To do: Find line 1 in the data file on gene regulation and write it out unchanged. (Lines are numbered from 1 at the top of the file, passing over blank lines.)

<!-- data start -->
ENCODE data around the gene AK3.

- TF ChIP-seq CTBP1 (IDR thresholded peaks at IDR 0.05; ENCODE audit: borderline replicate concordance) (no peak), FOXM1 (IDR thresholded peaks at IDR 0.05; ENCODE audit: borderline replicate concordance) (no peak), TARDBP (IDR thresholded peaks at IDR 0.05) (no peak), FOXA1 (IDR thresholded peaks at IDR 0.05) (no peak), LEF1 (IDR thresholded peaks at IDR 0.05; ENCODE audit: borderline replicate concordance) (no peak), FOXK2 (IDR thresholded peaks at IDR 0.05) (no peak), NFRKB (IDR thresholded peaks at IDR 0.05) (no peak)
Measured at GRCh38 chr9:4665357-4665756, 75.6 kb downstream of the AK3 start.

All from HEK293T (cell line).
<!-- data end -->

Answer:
ENCODE data around the gene AK3.